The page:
Bringing home the harvest: Miniature Food Marvels

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06 September 2022
Be inspired: Welcome in the harvest in your miniature scenes with Linda Cummings, Cristina Hampe and Kathleen Holmes.


Image above: Ready for harvesting. Picture: Kathleen Holmes

The new season
The  crunch of crisp leaves underfoot reminds us that autumn is one of Mother Nature’s finest works of art. As summer blends seamlessly into autumn, her brush paints our landscape a natural rich tapestry of red, gold, orange and auburn, charming us with its brilliance. However, whilst the leaves may be falling fast, autumn is also one of the most bountiful seasons. It is, of course, harvest time. The world around us may be constantly evolving with every sunrise and sunset, but since time immemorial, the harvest has been an immovable constant in our lives. These days we can find a cauliflower on supermarket shelves come rain or shine, no matter the time of year, but it wasn’t always that way.

Say it with cauliflowers this autumn. Picture: Linda Cummings

Celebrating and giving thanks for the harvest has been a long-held custom, with the traditional church Harvest Festival a fairly recent addition to the autumnal calendar by comparison. It began courtesy of a service presided over by the Reverend Robert Hawker in Morwenstow, Cornwall just six years into the reign of Queen Victoria in 1843. Meanwhile, the tradition of the Harvest Supper for all those responsible for gathering the carefully tended crops continued through the generations up until the 20th Century. 

Literally bringing the harvest home. Picture: Kathleen Holmes

Squirrelling ideas away
It is this veritable combination of tradition, vibrant colour and fresh produce that makes autumn one of the miniaturists’ favourite times of year too, bringing home the very best of the harvest and the season in small scale. The garden outside Kathleen Holmes’ stunning one-of-a-kind dolls house changes according the holidays and the seasons. Her autumnal display is simply inspiring, and a love letter to the season down to the tiniest detail.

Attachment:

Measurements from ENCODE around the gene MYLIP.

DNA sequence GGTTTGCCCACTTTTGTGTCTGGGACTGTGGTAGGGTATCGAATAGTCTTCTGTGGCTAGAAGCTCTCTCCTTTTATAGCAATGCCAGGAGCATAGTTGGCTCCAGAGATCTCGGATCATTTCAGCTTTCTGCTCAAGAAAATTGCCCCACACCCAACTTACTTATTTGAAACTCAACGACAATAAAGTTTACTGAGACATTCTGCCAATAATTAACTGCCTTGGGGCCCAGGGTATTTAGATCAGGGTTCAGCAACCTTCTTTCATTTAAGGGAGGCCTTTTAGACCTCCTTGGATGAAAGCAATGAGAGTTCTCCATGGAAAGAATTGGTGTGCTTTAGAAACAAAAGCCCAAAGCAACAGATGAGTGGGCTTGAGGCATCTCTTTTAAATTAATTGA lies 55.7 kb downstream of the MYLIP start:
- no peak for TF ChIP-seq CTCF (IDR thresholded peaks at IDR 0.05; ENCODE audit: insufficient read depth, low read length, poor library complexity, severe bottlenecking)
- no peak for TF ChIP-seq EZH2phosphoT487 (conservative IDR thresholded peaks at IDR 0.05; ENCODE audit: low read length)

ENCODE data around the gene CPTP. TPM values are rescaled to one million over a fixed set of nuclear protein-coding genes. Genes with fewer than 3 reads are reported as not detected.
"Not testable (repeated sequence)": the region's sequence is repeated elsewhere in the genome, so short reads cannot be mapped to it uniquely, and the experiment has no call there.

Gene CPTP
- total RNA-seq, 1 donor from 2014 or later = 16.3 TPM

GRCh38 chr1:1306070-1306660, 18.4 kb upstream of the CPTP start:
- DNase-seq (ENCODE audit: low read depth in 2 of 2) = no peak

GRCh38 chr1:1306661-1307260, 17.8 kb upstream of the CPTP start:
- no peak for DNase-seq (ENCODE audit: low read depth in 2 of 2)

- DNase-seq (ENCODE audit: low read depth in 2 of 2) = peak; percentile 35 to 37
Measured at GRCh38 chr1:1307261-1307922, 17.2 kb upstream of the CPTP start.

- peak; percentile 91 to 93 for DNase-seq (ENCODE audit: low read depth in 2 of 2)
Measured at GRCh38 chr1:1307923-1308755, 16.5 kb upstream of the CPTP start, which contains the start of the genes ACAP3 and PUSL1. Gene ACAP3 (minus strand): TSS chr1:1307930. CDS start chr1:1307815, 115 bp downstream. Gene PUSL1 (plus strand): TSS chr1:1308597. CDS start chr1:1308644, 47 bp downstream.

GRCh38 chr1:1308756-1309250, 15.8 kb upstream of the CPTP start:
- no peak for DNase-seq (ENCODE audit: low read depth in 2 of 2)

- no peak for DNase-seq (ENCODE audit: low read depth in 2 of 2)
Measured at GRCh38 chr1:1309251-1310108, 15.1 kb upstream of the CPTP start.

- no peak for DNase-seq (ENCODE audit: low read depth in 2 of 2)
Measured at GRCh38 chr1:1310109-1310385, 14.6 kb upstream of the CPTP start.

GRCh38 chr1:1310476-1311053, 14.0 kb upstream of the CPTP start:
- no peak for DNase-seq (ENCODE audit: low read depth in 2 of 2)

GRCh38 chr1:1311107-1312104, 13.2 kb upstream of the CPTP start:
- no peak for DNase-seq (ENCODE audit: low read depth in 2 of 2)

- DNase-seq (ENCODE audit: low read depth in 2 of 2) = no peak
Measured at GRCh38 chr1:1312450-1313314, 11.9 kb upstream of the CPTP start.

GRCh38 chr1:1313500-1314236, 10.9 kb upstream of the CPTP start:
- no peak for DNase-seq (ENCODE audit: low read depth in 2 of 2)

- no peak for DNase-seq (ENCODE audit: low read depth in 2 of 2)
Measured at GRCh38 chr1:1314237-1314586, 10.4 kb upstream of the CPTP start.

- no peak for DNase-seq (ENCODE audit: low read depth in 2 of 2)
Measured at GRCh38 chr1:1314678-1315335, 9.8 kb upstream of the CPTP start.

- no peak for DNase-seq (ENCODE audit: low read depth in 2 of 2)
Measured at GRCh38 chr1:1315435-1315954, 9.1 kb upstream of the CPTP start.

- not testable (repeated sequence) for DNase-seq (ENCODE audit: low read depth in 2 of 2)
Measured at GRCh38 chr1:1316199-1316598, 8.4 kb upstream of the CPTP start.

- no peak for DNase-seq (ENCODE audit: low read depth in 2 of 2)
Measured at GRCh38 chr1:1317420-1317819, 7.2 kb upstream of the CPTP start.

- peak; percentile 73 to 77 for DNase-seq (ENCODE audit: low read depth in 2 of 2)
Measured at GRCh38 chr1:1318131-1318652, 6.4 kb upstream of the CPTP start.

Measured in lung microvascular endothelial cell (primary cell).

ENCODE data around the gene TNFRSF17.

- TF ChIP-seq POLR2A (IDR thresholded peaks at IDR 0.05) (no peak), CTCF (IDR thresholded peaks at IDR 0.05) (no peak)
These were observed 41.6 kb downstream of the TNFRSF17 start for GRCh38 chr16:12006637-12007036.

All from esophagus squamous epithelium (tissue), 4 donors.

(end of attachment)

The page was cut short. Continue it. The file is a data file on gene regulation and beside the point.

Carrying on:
The ‘leafy’ suburbs! Picture: Kathleen Holmes

Beneath a supremely realistic tree trunk is a miniature squirrel, found collecting acorns for the winter amongst the fallen leaves and thus reminding us that animals too have their own harvest to bring home. One of Kerri Pajutee’s fabulous creations, this friendly squirrel also has more than just their nut stash to feel big headed about at this time of year as the part of the squirrel’s brain incorporating memories, the hippocampus, actually increases in size during autumn!


Squirreling away acorns for winter. Picture: Kathleen Holmes

Whether it’s the fruits of the season cascading from beautiful cornucopias or magnificent vegetable displays, exemplary artisan, Linda Cummings captures the very essence of the harvest in all its glory.

A cornucopia of inspiration! Picture: Linda Cummings

The perfect harvest display. Picture: Linda Cummings

In an exciting piece of miniature photography, IGMA Fellow Linda has displayed a hessian lined crate of foraged mushrooms on top of their full-size counterpart, telling a very visual story as it demonstrates the sheer volume of work lavished across the board within her portfolio.